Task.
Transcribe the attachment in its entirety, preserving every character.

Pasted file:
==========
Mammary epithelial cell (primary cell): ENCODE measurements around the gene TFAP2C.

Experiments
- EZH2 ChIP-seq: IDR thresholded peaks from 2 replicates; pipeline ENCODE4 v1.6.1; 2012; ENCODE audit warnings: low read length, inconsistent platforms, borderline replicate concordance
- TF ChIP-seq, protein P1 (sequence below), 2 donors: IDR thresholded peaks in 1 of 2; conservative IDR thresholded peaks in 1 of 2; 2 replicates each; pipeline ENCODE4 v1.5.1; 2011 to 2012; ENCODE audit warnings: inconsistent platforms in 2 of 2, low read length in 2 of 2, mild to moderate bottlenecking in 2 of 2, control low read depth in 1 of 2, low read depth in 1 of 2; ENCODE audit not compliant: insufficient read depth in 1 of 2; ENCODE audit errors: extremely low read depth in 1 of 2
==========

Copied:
Mammary epithelial cell (primary cell): ENCODE measurements around the gene TFAP2C.

Experiments
- EZH2 ChIP-seq: IDR thresholded peaks from 2 replicates; pipeline ENCODE4 v1.6.1; 2012; ENCODE audit warnings: low read length, inconsistent platforms, borderline replicate concordance
- TF ChIP-seq, protein P1 (sequence below), 2 donors: IDR thresholded peaks in 1 of 2; conservative IDR thresholded peaks in 1 of 2; 2 replicates each; pipeline ENCODE4 v1.5.1; 2011 to 2012; ENCODE audit warnings: inconsistent platforms in 2 of 2, low read length in 2 of 2, mild to moderate bottlenecking in 2 of 2, control low read depth in 1 of 2, low read depth in 1 of 2; ENCODE audit not compliant: insufficient read depth in 1 of 2; ENCODE audit errors: extremely low read depth in 1 of 2